Plans to ramp up production of the new mid-engine eighth generation Corvette and increase employment at Bowling Green’s General Motors Assembly Plant could be detoured by a labor dispute.
GM and United Auto Workers negotiators haven’t been able to come to terms on a new contract, with pay and benefits for younger “in-progression” workers and part-timers a major issue, and the current deal with the union expires at midnight Saturday.
The UAW represents more than 150,000 hourly workers at GM, Ford and Fiat Chrysler, and union workers at all three automakers have voted overwhelmingly to approve a strike if a deal can’t be reached. It would be GM’s first work stoppage in a dozen years.
The union is first negotiating only with GM, trying to renew the four-year deal that was reached at the final hour in 2015.
Those negotiations are complicated by GM’s decision last year to shut down plants in Ohio, Michigan and Maryland and by continuing pressure on GM to keep its labor costs in line with foreign-based automakers like Toyota and Nissan. The fact that eight UAW leaders have been convicted of taking illegal payments from Fiat Chrysler further complicates the negotiations.
The labor dispute comes at an inopportune time for the Bowling Green Corvette plant, where GM officials announced in April plans to add a second shift and some 400 hourly workers to its current workforce of about 900.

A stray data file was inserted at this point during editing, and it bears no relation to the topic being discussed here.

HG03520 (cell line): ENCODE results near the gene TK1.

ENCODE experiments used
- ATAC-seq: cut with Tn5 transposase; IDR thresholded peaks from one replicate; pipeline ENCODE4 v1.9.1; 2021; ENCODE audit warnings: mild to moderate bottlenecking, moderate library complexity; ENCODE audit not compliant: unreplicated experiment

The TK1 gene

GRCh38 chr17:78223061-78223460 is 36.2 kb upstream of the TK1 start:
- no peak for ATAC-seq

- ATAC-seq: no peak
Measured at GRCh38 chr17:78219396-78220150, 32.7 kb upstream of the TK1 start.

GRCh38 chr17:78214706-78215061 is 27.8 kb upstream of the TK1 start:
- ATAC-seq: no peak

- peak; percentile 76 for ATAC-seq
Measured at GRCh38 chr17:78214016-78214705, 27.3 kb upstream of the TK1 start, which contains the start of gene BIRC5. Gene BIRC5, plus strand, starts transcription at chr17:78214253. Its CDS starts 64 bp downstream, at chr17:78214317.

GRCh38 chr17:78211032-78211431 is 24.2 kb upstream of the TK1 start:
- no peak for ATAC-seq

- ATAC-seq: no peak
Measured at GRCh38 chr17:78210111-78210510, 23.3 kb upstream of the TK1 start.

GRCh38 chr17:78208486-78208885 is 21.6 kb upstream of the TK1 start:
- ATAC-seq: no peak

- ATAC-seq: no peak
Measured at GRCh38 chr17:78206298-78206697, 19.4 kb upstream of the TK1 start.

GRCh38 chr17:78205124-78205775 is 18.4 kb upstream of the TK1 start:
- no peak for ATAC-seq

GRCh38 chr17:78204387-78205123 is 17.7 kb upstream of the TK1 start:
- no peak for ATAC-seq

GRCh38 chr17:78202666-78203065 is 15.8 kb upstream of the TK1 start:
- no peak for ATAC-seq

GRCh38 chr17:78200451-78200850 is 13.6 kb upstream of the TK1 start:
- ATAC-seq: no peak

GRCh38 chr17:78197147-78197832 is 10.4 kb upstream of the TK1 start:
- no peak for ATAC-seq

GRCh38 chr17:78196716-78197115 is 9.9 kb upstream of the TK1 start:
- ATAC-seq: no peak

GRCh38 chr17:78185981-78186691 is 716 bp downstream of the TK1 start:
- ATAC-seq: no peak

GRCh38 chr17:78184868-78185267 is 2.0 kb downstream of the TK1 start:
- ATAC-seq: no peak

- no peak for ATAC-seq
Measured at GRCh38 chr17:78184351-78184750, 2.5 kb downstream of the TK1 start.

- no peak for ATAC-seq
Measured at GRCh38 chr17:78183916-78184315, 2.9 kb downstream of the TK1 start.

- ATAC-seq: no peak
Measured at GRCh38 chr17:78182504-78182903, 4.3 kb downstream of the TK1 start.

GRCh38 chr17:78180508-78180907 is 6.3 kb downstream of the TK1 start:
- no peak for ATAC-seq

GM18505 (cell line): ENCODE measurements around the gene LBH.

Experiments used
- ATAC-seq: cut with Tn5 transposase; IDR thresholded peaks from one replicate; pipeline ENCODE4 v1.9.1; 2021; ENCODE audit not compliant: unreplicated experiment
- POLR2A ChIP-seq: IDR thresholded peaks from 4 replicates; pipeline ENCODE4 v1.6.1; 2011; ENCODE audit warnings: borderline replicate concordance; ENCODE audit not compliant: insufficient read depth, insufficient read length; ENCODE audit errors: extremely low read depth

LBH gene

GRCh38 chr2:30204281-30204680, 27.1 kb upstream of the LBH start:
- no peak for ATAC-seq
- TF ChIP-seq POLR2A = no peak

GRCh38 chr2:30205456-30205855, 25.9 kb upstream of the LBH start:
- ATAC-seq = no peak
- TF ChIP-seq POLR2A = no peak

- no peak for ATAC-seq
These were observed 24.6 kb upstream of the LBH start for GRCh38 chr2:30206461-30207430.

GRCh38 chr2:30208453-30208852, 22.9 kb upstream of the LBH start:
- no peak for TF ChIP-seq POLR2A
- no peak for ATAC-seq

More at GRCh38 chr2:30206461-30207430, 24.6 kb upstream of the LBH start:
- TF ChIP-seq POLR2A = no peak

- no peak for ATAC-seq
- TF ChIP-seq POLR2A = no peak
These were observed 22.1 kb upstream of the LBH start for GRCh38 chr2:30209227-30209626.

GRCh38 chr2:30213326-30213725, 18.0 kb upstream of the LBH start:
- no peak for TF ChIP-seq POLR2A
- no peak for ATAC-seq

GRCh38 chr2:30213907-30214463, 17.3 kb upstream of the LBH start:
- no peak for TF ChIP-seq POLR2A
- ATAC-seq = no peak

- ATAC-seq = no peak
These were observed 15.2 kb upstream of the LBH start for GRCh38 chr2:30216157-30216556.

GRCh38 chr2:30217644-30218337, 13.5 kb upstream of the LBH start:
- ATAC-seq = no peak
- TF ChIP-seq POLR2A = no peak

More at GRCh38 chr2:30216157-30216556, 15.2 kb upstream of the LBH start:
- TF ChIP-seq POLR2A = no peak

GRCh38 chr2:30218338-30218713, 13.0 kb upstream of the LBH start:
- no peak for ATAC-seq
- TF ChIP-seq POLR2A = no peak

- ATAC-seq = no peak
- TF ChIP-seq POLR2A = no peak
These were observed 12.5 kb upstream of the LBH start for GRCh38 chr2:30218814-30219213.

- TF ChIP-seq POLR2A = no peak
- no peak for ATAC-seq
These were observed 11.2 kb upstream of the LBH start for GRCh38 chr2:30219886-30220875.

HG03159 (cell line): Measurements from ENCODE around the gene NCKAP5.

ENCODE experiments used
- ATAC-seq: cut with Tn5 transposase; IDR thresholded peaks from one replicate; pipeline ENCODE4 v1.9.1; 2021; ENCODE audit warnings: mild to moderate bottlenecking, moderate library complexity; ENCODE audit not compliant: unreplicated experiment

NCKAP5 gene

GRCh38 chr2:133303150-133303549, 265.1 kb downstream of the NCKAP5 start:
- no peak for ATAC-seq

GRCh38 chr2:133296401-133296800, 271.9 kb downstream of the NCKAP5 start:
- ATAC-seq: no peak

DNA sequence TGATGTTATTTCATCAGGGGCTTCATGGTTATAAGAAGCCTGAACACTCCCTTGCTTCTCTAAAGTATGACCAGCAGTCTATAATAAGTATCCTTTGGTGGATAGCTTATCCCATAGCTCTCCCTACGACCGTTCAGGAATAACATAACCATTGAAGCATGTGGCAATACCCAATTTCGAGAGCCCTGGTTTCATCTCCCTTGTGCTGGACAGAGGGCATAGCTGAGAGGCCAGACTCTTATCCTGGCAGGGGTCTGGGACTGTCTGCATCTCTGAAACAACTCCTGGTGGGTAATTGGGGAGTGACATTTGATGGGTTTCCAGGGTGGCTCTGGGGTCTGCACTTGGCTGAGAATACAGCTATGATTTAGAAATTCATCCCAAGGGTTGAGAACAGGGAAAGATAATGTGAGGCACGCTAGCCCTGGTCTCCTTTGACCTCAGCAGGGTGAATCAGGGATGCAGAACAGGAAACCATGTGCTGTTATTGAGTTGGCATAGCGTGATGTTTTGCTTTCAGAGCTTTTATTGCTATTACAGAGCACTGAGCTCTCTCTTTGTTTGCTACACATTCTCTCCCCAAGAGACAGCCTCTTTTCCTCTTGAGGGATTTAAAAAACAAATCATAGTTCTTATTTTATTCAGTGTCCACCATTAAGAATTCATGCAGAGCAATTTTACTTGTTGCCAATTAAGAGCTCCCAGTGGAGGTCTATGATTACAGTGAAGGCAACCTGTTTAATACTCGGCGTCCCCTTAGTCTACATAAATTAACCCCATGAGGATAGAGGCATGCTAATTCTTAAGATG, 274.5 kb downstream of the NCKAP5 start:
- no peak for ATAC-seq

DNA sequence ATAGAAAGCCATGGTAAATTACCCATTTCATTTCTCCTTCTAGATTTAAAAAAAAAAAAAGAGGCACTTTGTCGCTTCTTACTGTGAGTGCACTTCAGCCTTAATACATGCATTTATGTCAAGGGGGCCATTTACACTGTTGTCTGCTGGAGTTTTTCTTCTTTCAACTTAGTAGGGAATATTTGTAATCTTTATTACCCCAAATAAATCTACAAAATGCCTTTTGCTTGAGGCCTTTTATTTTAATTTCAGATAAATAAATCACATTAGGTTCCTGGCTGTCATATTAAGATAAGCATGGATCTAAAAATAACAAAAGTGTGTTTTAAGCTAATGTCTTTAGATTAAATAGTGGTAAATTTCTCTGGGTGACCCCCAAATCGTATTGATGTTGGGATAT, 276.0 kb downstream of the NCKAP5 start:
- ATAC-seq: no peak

That announcement and the positive buzz about the mid-engine “C8” Corvette had created some optimism at the local plant, but the leader of UAW Local 2164 that represents the Corvette plant’s workers isn’t surprised that contract negotiations have stalled.
“I anticipated it,” said Jack Bowers, Local 2164 president. “I saw this coming.”
Bowers said the plant closings and what he sees as flaws in the 2015 contract have made it difficult for UAW leaders to reach a new agreement with GM.
That 2015 contract included bonuses and other perks for veteran workers, who make between $28 and $38 per hour, but it did little to help younger workers and part-timers. Bowers estimates that those “in-progression” employees make about $8 per hour less than established workers.
The union is also asking that GM commit to a cost-of-living allowance that would help offset inflation.
“We’re not trying to break the bank,” Bowers said, “but we would like for everybody to have a decent job.”
Bowers, who said he was flying to Detroit this weekend to observe the progress of the contract talks, hopes a strike can be averted.
“Nobody wants to strike,” he said. “That’s never good. It would affect not only our workers but our suppliers and stuff.”
Bowers said the union provides a strike pay of $250 per week, which would be a big cut for workers and a big reduction in what they would be able to spend at local retail shops and restaurants.
Like the union, GM hopes to avoid a work stoppage, Corvette Assembly Plant Communications Manager Rachel Bagshaw said.
“GM’s goal is to continue having constructive discussions with the UAW on reaching an agreement that builds a strong future for our employees and our business,” Bagshaw said in an email.
Despite the uncertainty and the looming deadline to reach an agreement, Bowers said: “We’re still ramping up. Nothing is on hold. It’s business as usual until they decide something. I hope they can work it out.”
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